Robert Sumwalt of the NTSB described an interview with one of the train's assistant conductors.
The assistant conductor allegedly told investigators that she believed she heard engineer Brandon Bostian talking to a SEPTA engineer.
The SEPTA engineer said something may have hit his train or his train had been shot at, the assistant conductor recalled.
There were reports of a SEPTA train being hit by an object shortly before the Amtrak crash earlier this week, but there was no known connection.
Bostian told the SEPTA engineer he believed something hit his train as well, the assistant conductor said, according to the NTSB.
She felt a rumbling and then the train tipped over, she told the NTSB.
Sumwalt said the NTSB also interviewed Bostian on Friday. According to Sumwalt, Bostian did not report being struck by anything and, when asked by the NTSB, he did not recall saying the train was.
The NTSB says a forward-facing camera on Amtrak 188 did not immediately indicate anything striking the train.
Sumwalt said, "Our investigation has not independently confirmed this information, but we have seen damage to the left-hand lower portion of the Amtrak windshield, that we have asked the FBI to come in and look at for us."
Sumwalt described Bostian as "very cooperative." He said Bostian remembered ringing a bell as he passed through the North Philadelphia train station, but doesn't remember anything after that.
Bostian had a good working knowledge of the territory, Sumwalt said, and said he was not tired or sick.
On Thursday, the NTSB said that in the last minute or so before the derailment, the Washington-to-New York train sped up from 70 mph until it reached more than 100 mph at a sharp bend where the maximum speed is 50 mph.
Sumwalt said Thursday it was unclear whether the speed was increased manually by engineer Brandon Bostian.
So far, investigators have found no problems with the track, the signals or the locomotive, and the train was running on time, Sumwalt said.
Bostian was in the cab in the front of the high-tech engine. On the left, there is a throttle handle to increase speed. There is also a red alert button the engineer has to hit a few times each minute or the engine goes into emergency shutdown mode.
On the LCD screen in front of him, there is a speedometer which would tell him how fast he's going and, to the right, is the red-handled train break. The NTSB says it's one of the newer models of engines Amtrak is putting into service.
"And this particular locomotive was placed into service just over a year ago," said Sumwalt.
Investigators say there were no signs warning to reduce speed ahead like you may see on roadways. Engineers must rely on memory.
"There is no sign alongside the track. That is part of the engineer's qualifications that they're supposed to know," said Sumwalt.
The new information comes on the same day that the first funeral for the victims was held.
Services for Justin Zemser, a 20-year-old midshipman at the U.S. Naval Academy, took place on Long Island on Friday morning.
Meanwhile, Amtrak's top official said the railroad takes full responsibility for the deadly wreck.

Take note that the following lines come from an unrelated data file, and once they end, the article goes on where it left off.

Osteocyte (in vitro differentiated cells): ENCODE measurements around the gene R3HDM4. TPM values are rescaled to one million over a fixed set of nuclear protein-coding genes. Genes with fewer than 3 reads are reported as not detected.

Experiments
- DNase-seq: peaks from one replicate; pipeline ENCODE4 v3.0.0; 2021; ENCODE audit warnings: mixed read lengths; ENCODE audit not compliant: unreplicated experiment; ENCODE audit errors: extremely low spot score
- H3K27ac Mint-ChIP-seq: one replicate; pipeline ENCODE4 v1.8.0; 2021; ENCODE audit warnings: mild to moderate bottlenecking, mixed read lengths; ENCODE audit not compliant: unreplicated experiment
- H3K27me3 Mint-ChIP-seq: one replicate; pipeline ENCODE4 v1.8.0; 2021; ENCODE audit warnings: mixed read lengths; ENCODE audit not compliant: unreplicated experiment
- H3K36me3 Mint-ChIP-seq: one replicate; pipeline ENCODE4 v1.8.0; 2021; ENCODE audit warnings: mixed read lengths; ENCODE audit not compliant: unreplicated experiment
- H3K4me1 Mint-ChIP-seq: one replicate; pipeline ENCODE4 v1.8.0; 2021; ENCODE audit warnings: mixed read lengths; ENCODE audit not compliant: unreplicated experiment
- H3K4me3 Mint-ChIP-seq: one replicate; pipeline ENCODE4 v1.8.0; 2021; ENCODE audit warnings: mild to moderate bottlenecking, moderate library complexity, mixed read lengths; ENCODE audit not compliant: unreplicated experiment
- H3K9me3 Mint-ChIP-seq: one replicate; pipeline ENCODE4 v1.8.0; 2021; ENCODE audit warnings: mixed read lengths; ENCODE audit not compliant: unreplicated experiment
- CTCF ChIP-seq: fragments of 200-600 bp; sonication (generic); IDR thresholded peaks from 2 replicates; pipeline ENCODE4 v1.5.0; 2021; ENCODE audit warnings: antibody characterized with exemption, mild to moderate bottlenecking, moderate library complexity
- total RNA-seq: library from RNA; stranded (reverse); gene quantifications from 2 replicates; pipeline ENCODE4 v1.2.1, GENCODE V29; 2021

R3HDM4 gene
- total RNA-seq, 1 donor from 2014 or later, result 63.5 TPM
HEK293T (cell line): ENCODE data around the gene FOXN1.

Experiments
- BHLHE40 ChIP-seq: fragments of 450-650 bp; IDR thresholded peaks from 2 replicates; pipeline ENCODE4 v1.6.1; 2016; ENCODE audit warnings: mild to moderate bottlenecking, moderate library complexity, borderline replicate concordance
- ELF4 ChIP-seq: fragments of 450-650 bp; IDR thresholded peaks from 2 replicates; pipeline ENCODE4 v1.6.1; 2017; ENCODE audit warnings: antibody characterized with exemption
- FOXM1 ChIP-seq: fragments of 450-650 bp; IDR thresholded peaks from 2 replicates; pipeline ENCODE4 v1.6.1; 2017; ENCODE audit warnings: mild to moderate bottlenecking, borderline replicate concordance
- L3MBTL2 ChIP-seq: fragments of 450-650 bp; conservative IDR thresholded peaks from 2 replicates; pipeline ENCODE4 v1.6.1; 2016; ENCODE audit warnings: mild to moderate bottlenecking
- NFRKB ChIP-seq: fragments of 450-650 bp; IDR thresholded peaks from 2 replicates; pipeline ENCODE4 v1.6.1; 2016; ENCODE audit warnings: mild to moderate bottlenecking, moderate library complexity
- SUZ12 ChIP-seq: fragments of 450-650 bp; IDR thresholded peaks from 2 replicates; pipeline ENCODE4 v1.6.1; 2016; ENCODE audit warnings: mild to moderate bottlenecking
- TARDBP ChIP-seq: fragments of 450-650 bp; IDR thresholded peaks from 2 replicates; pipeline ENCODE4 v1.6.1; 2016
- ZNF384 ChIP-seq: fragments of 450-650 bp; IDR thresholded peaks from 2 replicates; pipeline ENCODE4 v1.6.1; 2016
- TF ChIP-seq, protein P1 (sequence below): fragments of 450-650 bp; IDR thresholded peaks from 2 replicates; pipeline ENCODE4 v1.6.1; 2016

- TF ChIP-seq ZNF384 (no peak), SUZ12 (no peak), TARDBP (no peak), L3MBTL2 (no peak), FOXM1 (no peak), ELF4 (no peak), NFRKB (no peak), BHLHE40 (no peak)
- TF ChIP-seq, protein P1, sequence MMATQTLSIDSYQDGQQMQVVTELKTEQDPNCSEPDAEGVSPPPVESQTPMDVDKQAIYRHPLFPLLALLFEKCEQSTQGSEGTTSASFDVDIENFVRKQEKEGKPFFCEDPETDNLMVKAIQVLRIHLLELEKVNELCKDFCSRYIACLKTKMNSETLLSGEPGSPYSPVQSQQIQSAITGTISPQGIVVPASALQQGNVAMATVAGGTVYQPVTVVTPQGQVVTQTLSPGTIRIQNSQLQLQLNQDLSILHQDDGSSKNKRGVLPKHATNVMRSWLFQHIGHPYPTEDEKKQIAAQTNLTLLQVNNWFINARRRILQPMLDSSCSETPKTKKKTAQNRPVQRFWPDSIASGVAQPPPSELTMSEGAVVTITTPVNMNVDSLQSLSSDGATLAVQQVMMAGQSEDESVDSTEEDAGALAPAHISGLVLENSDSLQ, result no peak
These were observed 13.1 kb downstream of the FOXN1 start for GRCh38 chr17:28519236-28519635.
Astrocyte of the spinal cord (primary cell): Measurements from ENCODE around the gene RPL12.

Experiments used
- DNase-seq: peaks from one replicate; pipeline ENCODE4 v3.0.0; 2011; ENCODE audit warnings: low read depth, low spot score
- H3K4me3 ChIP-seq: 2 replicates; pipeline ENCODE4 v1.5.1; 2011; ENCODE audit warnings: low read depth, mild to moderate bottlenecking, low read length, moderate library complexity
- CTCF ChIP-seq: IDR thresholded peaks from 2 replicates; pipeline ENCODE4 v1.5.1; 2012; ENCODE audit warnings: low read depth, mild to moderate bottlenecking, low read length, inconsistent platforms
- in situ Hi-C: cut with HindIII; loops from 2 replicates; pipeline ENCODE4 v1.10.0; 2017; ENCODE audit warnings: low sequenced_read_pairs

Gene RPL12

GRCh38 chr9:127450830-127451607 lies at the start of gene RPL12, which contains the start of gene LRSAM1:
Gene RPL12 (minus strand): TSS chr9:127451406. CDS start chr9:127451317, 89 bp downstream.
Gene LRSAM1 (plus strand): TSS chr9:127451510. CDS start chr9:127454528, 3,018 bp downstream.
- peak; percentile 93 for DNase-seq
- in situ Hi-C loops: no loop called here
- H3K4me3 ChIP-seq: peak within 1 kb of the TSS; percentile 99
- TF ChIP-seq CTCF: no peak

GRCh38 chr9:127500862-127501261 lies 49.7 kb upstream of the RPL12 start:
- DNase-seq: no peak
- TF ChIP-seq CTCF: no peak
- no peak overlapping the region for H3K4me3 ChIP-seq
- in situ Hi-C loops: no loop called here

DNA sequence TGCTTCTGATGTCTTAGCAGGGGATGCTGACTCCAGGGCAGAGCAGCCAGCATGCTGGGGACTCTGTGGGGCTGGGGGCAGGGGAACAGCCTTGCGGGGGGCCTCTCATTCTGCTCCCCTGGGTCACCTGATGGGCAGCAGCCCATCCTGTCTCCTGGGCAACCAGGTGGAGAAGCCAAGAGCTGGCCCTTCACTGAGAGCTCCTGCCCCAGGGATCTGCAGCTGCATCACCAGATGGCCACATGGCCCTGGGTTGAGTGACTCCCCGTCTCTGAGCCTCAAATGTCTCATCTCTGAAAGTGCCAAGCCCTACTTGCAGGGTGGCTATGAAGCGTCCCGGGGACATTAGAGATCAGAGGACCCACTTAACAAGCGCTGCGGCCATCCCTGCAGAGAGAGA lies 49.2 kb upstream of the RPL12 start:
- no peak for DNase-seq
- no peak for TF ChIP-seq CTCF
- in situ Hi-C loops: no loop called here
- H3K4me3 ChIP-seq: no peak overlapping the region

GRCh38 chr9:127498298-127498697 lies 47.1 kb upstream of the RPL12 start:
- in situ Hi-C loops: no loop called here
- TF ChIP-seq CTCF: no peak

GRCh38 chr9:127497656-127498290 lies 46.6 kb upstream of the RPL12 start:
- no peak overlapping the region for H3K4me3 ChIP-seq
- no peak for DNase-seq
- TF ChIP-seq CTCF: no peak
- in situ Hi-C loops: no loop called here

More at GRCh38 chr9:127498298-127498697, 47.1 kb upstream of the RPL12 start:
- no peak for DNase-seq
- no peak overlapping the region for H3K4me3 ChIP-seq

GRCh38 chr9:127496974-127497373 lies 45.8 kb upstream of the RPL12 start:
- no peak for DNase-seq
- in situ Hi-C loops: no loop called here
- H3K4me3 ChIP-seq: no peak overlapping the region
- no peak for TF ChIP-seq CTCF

Joseph Boardman, Amtrak president and CEO, said in a letter on Amtrak's official blog Thursday that it is cooperating fully in an investigation into the accident that killed eight people and injured more than 200 this week.
"With truly heavy hearts, we mourn those who died. Their loss leaves holes in the lives of their families and communities," Boardman wrote. "Amtrak takes full responsibility and deeply apologizes for our role in this tragic event."
He said the railroad's goal is "to fully understand what happened and how we can prevent a similar tragedy from occurring in the future."
The last wrecked railcars were removed Friday and were taken on flatbed trucks to an Amtrak installation in Delaware for further examination.
Amtrak now says service on the heavily traveled stretch between New York and Philadelphia is expected to be suspended through Monday while the tracks and other equipment are repaired, the railroad said. Earlier, Amtrak said limited service was scheduled to resume on Monday.
Mayor Michael Nutter said Thursday that all of the passengers have been accounted for.
Separately, the Philadelphia district attorney's office said it is investigating and will decide whether to bring charges.
Bostian's lawyer, Robert Goggin, told ABC News that his client suffered a concussion in the wreck, needed 15 staples in his head and has "absolutely no recollection whatsoever" of the crash. Goggin also said Bostian had not been using his cellphone, drinking or using drugs.
"He remembers coming into the curve. He remembers attempting to reduce speed and thereafter he was knocked out," said Goggin. He said Bostian's cellphone was off and stored in his bag before the accident, as required. Goggin said that his client "cooperated fully" with police and told them "everything that he knew," immediately consenting to a blood test and surrendering his cellphone.
Bostian's friend Jason Ksepka told Action News, "He was always just a very nice guy. He was always looking to help people and be part of a supportive group and supportive community."
Ksepka went to college at the University of Missouri with Bostian. They have only stayed in touch on Facebook in recent years, but says Bostian was always a compassionate caring guy - and far from reckless.
He says becoming a train engineer was Bostian's dream job.
"It's just a really terrible situation for everyone involved. From the whole city of Philadelphia whose reeling from this, to Brandon himself and his family and of course the unfortunate victims that have lost their lives and been injured."
Information from The Associated Press was used in the writing of this post.